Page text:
http://www.curetoday.com/community/suzannelindley/2015/07/still-standing
Still Standing

Suzanne Lindley

For the past three months, life has been anything but normal. After my dad's fall and surgery, instead of inpatient rehab, we thought it would be best for my dad to recover with family. So began our 13 weeks of togetherness! What memories we have made! With each day I've watched my mom and dad care for one another and find new balances and strengths. I realize more and more the depth of love and commitment they have for one another. It has been a beautiful journey into taking baby steps to great progress. Though difficult to watch the painstaking strides of rehabilitation, I have a newfound admiration for my dad and his determination. I will never again take for granted my ability to bring a glass to my mouth for a drink, the ease for which I can hold a pen (in spite of neuropathy) and write my name, or even the importance that the use of my arms provide.

Nor have I, or will I, take for granted the blessing of living each day in spite of colon cancer. As I proudly helped my dad in his recovery, I also watched helplessly as three friends were stolen away by cancer. While I have tried to celebrate their lives, the research that allowed them to live and for us to meet, the treatments that gave them many celebrations — I have felt an overwhelming sense of grief and loss. It doesn't get any easier to say goodbye to a friend and it brings close the reality that though we are living better, and longer in spite of advanced cancer, that there is still no cure.

I have reminisced these friendships and the great fortitude that each of my friends possessed. Three ladies who graced my life for years and who provided guidance, knowledge, support, love and hope during the dark days and scary nights of cancer. We would have never met without this horrid disease. And yet with cancer in our midst we shared experiences and dreams that were beyond vision. We had a closeness that few are fortunate to grasp and together we celebrated milestones and miracles with our friends and families that our own doctors never expected us to see.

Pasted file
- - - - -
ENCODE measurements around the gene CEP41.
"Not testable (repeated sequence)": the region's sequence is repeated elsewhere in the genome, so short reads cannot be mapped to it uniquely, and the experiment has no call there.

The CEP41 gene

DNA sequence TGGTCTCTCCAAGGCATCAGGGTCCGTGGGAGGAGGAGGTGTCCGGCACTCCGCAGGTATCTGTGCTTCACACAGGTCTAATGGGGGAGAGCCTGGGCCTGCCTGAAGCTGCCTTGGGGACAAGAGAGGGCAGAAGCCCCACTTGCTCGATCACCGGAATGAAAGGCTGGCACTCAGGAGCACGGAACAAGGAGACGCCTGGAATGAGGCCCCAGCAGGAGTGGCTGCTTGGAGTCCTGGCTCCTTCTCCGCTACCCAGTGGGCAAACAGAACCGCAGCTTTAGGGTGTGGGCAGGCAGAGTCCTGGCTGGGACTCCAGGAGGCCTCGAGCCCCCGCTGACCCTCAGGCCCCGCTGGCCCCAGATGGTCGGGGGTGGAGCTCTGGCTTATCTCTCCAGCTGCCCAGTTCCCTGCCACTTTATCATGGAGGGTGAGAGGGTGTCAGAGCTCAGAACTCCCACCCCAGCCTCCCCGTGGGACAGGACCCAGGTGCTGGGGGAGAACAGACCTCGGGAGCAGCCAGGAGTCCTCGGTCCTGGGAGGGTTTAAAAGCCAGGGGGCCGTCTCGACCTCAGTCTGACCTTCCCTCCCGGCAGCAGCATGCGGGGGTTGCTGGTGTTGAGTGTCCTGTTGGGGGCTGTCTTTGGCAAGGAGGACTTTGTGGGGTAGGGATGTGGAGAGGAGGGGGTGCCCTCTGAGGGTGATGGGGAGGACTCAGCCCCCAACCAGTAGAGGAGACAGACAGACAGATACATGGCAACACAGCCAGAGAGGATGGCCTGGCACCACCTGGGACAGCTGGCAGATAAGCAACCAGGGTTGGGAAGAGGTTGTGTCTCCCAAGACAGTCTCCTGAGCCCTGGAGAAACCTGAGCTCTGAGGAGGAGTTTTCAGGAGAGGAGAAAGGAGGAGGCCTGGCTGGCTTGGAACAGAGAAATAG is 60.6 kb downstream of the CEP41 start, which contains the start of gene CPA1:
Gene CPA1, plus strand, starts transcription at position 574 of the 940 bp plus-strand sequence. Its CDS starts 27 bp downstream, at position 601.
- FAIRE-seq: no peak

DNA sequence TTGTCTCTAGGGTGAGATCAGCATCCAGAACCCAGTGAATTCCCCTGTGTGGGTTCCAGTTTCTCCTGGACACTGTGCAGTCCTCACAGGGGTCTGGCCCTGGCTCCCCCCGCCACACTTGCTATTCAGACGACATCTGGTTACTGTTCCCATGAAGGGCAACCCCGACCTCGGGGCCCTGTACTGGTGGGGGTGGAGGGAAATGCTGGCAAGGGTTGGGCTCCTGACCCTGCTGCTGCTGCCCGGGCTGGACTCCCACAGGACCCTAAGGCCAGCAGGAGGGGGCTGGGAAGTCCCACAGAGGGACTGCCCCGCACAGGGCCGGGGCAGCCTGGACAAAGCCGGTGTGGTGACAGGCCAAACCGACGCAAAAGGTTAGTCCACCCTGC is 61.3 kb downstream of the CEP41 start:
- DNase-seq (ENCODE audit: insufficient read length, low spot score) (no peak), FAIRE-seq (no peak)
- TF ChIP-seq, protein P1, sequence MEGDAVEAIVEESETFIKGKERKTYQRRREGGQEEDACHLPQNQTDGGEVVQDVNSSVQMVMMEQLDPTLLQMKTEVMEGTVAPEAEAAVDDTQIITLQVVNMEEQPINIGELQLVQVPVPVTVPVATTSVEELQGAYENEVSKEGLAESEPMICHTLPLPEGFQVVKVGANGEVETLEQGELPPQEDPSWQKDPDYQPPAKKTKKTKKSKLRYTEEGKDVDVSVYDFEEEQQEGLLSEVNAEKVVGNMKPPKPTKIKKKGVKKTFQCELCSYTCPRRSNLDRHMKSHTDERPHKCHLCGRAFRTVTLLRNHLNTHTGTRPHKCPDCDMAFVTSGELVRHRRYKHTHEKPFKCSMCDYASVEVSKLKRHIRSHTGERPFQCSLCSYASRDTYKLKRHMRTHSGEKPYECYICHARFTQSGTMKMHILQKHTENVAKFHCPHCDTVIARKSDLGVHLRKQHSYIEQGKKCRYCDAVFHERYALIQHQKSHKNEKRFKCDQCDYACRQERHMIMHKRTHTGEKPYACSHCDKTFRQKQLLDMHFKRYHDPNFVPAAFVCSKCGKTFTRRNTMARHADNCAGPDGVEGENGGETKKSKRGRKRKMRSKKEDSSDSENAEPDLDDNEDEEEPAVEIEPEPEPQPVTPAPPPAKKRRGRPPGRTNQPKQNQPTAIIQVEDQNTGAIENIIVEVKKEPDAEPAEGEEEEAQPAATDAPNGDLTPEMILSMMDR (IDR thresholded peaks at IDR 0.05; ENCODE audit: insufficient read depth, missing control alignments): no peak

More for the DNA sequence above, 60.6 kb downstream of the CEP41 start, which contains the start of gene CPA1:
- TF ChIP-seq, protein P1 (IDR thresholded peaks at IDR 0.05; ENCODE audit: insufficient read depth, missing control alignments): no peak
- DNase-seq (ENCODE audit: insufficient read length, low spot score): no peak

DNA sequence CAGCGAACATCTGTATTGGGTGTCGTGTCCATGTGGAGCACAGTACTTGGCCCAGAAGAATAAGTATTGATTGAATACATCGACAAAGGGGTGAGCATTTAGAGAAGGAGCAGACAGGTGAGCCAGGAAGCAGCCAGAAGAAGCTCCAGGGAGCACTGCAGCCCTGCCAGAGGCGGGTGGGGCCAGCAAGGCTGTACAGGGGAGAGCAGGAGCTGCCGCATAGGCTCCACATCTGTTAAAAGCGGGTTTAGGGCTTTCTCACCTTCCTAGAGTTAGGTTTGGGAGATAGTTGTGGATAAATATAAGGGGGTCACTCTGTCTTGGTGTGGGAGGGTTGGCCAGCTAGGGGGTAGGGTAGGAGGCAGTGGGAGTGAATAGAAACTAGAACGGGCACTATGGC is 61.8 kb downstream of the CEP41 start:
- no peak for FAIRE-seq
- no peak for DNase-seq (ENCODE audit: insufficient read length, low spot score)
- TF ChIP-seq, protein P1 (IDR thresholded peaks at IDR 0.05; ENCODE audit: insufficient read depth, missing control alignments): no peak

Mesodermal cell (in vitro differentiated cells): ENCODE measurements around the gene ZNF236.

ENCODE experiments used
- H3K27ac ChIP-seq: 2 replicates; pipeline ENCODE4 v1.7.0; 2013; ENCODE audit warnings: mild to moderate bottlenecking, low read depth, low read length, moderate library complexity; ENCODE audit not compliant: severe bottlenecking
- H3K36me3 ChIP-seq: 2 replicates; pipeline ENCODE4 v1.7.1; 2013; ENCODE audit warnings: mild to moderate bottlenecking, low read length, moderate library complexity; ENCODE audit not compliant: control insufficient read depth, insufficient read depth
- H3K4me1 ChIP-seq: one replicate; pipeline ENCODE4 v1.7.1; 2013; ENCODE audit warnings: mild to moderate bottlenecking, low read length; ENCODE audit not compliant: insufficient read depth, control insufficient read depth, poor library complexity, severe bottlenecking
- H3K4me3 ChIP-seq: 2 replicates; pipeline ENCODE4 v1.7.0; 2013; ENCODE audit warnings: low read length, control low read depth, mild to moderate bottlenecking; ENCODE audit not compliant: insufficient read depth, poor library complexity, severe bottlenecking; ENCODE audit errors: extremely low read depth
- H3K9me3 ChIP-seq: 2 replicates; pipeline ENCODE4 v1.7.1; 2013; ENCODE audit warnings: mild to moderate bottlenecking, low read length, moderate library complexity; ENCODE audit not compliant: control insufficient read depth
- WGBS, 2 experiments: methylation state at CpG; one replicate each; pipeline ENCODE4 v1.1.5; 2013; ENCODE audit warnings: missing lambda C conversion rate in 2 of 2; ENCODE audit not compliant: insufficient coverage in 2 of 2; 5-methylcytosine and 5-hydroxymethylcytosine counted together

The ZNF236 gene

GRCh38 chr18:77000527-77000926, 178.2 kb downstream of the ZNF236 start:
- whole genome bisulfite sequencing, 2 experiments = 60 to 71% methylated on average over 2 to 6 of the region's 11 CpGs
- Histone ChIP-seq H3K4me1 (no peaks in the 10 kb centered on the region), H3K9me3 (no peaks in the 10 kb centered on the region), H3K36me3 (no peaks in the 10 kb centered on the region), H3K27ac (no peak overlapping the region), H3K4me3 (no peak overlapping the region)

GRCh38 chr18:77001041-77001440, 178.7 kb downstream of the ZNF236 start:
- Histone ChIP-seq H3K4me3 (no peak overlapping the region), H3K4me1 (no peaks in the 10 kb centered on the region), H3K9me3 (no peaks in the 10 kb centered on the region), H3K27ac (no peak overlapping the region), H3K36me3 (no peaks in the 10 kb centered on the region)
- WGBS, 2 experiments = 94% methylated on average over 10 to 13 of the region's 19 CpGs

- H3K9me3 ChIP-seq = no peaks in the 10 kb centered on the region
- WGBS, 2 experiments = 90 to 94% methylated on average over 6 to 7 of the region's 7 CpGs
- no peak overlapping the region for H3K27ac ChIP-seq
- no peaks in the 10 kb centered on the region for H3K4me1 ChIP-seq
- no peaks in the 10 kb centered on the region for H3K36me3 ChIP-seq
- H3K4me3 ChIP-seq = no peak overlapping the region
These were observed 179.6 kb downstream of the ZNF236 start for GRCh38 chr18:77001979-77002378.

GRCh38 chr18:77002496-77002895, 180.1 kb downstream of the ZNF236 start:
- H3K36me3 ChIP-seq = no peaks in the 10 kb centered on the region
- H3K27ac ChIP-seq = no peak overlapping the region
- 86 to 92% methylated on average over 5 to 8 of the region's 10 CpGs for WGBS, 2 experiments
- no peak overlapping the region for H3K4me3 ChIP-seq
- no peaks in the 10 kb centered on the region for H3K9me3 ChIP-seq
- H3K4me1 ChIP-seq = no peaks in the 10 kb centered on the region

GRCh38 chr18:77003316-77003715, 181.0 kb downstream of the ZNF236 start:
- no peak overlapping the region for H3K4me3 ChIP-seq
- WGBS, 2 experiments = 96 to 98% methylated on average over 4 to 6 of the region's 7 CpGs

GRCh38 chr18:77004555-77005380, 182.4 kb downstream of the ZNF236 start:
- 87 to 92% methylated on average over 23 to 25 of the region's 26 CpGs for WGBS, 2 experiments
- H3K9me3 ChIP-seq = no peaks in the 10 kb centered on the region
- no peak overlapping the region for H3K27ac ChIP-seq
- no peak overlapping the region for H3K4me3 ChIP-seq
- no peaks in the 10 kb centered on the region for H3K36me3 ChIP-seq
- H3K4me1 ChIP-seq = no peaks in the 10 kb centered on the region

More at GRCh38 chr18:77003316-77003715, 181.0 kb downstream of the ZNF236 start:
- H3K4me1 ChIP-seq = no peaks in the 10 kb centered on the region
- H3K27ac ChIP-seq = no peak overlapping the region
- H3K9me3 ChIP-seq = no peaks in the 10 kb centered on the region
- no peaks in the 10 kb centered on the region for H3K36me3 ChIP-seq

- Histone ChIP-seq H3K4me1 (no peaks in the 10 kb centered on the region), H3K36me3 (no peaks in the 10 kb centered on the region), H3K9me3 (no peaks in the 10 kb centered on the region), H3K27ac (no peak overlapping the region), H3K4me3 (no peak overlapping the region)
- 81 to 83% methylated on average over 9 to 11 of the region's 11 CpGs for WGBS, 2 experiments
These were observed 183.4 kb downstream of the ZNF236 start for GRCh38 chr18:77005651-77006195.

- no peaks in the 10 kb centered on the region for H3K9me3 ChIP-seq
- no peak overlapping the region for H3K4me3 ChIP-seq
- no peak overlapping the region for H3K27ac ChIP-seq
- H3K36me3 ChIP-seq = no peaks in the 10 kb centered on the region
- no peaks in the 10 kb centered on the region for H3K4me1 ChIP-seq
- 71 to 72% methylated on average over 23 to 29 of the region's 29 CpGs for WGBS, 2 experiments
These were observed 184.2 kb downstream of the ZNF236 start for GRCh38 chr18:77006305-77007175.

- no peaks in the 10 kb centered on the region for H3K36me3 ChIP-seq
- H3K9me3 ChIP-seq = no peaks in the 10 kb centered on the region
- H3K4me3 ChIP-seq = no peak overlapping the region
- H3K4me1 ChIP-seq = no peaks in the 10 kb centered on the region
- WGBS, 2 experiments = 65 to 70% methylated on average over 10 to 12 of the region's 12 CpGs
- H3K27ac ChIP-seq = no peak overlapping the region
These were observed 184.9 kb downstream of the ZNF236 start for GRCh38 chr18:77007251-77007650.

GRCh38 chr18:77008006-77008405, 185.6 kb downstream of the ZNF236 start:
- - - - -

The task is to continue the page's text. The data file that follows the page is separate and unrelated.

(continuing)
These women were mentors for others facing life wih cancer; they were beacons to their families. I have heard story after story about how they changed the direction or made easier the journey for another survivor. I still find it hard to believe that I can't pick up the phone and listen to the familiar voices that I have come to love so much through the years. I'm trying hard to keep the sadness my heart feels in check and to convey the beautiful life gifts I know these ladies would want to accentuate. As time marches on, I plan to impart not only heartwarming stories, but the impact that my friends continued to make even in the final days and hours of their lives. One person. One life. Touching so many more. 

I'm shaken, sad, grateful, glad and heartbroken ... yet hopeful. And I'm quite lucky to be still standing.
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